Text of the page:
What should we make of large corporations today? ITIF President Robert D. Atkinson, co-author of Big Is Beautiful (MIT Press), argues we should celebrate and promote them—or, at the very least, avoid imposing undue taxation, regulation, or policy restraints on them compared to small businesses. As Atkinson writes with co-author Michael Lind, big firms are more innovative and productive than small ones, which is why they got big in the first place and why they pay their workers better wages and provide better benefits. Big firms likewise have superior track records on progressive priorities such as diversity, unionization, and environmental protection. Yet Columbia University’s Tim Wu, author of The Curse of Bigness (Columbia Global Reports), disagrees. He warns that we live in an age of extreme corporate concentration, with big banks, big pharma, big tech, and other giants like them exacerbating inequality and accumulating power to such an extent that they are inflaming populism, nationalism, and possibly worse. Wu takes his book’s title from former Supreme Court Justice Louis Brandeis, who warned a century ago about what he called the “curse of bigness.” Wu argues that Brandeis’s concerns can no longer remain the province of specialist lawyers and economists, for they have spilled over into policy and politics, even threatening democracy itself.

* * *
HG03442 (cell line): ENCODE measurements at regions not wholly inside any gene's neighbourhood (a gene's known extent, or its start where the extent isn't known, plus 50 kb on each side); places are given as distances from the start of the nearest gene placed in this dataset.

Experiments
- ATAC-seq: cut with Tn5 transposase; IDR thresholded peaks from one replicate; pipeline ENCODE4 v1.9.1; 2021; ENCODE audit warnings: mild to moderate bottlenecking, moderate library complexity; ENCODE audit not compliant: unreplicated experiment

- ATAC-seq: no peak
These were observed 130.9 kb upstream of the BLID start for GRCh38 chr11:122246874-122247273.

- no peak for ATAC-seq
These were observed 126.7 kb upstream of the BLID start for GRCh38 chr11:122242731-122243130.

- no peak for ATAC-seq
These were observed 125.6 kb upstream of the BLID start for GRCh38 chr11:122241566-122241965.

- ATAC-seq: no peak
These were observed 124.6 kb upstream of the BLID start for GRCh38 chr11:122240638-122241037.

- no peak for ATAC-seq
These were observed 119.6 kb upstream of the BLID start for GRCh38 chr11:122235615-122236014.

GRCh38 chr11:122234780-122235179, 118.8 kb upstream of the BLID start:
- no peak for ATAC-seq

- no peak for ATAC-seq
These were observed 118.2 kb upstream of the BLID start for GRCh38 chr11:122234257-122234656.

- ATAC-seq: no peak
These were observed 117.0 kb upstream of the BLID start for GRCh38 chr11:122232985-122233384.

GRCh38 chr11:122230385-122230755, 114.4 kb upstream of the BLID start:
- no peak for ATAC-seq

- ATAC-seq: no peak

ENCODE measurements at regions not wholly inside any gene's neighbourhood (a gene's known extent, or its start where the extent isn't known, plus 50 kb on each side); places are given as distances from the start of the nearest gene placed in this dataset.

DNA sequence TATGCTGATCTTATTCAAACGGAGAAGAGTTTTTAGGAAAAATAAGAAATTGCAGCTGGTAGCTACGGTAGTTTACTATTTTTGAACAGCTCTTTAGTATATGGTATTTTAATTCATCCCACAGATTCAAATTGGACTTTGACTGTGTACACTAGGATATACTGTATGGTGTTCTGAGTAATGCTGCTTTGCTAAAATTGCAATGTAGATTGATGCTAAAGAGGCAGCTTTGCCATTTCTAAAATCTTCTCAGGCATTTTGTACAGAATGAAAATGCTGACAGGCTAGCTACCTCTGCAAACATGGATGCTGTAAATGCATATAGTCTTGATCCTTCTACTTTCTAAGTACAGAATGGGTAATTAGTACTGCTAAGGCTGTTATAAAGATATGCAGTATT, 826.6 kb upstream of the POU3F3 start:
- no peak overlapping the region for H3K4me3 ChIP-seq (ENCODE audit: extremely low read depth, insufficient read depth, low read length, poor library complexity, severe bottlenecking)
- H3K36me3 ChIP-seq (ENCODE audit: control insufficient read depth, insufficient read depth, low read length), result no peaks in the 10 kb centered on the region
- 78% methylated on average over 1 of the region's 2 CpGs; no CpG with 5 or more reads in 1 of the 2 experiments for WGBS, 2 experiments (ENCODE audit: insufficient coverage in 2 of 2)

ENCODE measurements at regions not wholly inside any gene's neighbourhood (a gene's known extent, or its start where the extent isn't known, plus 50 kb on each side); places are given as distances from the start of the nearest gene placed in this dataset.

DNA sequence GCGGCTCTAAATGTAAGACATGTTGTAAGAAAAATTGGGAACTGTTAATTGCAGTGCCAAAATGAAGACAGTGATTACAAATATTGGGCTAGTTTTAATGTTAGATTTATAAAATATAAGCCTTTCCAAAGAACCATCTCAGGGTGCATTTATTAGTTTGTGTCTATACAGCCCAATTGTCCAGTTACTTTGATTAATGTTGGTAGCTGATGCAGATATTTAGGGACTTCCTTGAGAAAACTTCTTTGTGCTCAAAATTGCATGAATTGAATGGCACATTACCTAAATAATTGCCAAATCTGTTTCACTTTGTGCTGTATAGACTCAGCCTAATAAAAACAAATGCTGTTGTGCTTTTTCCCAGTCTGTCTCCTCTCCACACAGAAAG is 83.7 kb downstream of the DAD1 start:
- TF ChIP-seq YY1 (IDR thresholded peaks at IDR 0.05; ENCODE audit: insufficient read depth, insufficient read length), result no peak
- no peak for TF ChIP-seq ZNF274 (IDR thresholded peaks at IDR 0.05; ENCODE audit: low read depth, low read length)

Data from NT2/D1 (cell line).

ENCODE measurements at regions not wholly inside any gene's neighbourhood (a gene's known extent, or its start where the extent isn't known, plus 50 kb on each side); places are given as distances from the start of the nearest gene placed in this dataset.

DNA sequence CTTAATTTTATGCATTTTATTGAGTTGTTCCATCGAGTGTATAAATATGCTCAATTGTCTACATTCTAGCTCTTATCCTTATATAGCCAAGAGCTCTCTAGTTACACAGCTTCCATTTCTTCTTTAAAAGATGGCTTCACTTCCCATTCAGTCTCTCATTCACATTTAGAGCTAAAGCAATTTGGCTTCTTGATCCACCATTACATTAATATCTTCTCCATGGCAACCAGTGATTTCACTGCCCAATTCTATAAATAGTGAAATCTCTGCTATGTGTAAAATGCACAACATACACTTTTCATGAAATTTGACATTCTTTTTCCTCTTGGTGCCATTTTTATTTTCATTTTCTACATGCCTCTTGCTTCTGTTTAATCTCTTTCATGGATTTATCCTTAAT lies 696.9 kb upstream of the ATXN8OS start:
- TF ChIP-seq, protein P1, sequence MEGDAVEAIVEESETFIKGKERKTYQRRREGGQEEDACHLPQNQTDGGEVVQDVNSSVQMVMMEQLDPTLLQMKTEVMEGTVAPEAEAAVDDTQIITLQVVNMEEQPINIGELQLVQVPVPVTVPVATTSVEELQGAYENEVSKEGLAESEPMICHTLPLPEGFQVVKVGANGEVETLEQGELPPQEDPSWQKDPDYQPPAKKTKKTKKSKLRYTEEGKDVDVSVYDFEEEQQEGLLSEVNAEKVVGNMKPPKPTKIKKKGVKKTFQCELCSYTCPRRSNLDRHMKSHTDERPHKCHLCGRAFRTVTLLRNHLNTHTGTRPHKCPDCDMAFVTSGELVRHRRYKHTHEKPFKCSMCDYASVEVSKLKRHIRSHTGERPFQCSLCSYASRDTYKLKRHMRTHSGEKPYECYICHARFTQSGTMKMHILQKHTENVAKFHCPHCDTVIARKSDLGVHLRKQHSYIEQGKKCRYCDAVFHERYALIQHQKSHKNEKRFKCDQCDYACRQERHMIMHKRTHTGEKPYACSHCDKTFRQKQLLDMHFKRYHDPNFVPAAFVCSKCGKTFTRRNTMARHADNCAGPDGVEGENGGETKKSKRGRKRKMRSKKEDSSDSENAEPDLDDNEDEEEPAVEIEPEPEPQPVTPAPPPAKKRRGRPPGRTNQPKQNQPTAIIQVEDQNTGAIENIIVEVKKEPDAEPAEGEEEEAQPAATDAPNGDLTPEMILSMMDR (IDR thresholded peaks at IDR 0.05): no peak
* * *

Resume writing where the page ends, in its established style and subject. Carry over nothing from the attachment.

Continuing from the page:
Please join ITIF for a spirited debate between Atkinson and Wu on the role and influence of big business in today’s economy and society. Of all that can be said about large corporations—statistics, anecdotes, trend lines, and historical comparisons—which are the facts that matter most, and how should policymakers respond?